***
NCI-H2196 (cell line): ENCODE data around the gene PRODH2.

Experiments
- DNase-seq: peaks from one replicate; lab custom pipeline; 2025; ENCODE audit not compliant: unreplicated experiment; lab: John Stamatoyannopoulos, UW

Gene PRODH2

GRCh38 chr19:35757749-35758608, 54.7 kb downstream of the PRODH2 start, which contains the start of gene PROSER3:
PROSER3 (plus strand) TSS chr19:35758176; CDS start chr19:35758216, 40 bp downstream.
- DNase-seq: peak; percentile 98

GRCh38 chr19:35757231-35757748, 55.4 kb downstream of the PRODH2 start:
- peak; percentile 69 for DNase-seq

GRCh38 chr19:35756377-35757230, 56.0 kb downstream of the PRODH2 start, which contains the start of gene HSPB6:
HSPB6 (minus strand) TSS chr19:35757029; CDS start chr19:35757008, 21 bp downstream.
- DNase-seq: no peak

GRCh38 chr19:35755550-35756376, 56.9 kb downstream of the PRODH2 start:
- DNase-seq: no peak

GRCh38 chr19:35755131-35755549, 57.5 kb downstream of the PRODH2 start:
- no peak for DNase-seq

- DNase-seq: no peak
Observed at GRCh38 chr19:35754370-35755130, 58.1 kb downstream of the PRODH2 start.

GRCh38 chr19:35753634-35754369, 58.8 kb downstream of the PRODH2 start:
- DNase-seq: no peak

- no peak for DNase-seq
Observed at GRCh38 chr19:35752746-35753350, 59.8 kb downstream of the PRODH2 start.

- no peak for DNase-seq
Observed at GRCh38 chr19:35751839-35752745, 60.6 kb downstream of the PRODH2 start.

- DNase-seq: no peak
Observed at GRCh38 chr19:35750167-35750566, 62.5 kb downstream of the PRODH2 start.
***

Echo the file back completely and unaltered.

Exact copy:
NCI-H2196 (cell line): ENCODE data around the gene PRODH2.

Experiments
- DNase-seq: peaks from one replicate; lab custom pipeline; 2025; ENCODE audit not compliant: unreplicated experiment; lab: John Stamatoyannopoulos, UW

Gene PRODH2

GRCh38 chr19:35757749-35758608, 54.7 kb downstream of the PRODH2 start, which contains the start of gene PROSER3:
PROSER3 (plus strand) TSS chr19:35758176; CDS start chr19:35758216, 40 bp downstream.
- DNase-seq: peak; percentile 98

GRCh38 chr19:35757231-35757748, 55.4 kb downstream of the PRODH2 start:
- peak; percentile 69 for DNase-seq

GRCh38 chr19:35756377-35757230, 56.0 kb downstream of the PRODH2 start, which contains the start of gene HSPB6:
HSPB6 (minus strand) TSS chr19:35757029; CDS start chr19:35757008, 21 bp downstream.
- DNase-seq: no peak

GRCh38 chr19:35755550-35756376, 56.9 kb downstream of the PRODH2 start:
- DNase-seq: no peak

GRCh38 chr19:35755131-35755549, 57.5 kb downstream of the PRODH2 start:
- no peak for DNase-seq

- DNase-seq: no peak
Observed at GRCh38 chr19:35754370-35755130, 58.1 kb downstream of the PRODH2 start.

GRCh38 chr19:35753634-35754369, 58.8 kb downstream of the PRODH2 start:
- DNase-seq: no peak

- no peak for DNase-seq
Observed at GRCh38 chr19:35752746-35753350, 59.8 kb downstream of the PRODH2 start.

- no peak for DNase-seq
Observed at GRCh38 chr19:35751839-35752745, 60.6 kb downstream of the PRODH2 start.

- DNase-seq: no peak
Observed at GRCh38 chr19:35750167-35750566, 62.5 kb downstream of the PRODH2 start.